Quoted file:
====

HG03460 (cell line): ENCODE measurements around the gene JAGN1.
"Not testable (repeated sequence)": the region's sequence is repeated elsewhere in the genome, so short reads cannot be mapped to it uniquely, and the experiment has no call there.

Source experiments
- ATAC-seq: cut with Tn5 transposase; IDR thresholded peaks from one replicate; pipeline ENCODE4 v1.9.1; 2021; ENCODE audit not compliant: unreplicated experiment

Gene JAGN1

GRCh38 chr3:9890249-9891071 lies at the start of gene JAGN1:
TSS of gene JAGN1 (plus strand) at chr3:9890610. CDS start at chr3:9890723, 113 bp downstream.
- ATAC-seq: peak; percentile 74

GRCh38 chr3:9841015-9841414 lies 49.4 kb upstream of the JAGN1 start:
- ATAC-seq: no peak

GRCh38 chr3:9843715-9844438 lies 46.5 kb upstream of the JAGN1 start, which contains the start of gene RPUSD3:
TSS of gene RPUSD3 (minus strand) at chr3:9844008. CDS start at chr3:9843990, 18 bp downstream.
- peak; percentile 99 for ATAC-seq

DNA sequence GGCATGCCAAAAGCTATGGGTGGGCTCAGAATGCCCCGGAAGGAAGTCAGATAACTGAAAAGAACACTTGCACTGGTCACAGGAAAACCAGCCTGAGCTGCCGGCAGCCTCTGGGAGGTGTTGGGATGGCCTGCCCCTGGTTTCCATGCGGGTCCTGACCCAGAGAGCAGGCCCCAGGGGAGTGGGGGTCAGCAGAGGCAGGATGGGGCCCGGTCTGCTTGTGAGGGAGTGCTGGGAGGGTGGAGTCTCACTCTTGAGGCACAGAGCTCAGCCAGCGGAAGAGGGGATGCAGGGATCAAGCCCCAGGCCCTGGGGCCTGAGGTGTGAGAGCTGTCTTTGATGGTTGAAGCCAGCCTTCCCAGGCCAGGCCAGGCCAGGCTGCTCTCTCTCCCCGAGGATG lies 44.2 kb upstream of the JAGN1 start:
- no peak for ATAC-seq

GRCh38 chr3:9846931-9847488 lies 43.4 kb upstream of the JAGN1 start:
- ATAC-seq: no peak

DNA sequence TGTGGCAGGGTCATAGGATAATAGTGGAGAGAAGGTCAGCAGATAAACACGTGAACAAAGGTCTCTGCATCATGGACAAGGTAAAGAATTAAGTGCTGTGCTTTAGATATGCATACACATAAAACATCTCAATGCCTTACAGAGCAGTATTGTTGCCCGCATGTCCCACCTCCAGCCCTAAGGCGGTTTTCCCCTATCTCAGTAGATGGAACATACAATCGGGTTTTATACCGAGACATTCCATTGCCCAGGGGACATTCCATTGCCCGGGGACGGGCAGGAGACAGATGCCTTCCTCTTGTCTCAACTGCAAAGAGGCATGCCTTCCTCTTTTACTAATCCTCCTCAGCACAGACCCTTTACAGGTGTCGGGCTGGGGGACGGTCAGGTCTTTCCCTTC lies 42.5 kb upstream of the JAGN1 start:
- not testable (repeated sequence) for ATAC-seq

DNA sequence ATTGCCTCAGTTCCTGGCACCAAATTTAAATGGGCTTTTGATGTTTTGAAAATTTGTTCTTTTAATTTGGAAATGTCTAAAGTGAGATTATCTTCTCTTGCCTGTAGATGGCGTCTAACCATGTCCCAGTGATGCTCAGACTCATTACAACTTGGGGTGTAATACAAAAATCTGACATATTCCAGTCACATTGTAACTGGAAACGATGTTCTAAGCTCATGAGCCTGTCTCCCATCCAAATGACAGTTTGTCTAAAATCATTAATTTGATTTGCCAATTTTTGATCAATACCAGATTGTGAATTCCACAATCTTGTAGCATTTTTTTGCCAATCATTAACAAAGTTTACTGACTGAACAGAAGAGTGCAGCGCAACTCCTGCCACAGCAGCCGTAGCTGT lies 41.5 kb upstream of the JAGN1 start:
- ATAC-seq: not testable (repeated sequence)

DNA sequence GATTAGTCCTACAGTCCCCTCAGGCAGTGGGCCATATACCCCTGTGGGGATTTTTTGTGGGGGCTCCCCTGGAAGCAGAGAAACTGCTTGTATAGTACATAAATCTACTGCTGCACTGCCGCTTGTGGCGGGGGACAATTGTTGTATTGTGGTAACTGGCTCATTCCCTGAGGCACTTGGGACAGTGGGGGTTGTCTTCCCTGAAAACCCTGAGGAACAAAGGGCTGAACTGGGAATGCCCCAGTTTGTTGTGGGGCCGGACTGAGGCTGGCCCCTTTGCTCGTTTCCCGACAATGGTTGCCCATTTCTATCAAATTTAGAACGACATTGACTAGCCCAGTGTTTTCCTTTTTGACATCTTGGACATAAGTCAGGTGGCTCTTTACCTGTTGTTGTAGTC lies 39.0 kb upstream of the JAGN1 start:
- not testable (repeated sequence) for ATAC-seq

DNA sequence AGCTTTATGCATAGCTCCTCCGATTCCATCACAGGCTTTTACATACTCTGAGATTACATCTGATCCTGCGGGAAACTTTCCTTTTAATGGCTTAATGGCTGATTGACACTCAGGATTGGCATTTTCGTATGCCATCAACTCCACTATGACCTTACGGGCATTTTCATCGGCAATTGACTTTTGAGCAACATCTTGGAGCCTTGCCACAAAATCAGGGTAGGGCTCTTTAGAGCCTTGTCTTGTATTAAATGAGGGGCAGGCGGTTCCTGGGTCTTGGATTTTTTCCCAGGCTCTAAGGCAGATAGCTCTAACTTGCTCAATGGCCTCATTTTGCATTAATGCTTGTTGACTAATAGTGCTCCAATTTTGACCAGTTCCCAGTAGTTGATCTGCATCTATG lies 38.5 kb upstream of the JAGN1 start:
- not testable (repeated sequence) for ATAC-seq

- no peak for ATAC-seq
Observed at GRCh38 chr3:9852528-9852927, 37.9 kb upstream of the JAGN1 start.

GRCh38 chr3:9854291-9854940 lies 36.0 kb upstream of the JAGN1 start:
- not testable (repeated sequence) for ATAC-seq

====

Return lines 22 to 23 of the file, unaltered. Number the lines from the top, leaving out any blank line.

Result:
DNA sequence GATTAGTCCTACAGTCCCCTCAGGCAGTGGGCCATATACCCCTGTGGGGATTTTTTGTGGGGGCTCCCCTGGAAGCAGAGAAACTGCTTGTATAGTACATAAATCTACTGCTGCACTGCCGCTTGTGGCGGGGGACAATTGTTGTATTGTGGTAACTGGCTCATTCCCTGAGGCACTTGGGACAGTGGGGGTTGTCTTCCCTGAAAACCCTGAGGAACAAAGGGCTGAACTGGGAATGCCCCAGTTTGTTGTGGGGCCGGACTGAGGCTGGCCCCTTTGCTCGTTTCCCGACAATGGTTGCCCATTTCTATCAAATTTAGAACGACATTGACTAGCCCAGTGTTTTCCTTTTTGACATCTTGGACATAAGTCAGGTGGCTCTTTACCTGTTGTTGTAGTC lies 39.0 kb upstream of the JAGN1 start:
- not testable (repeated sequence) for ATAC-seq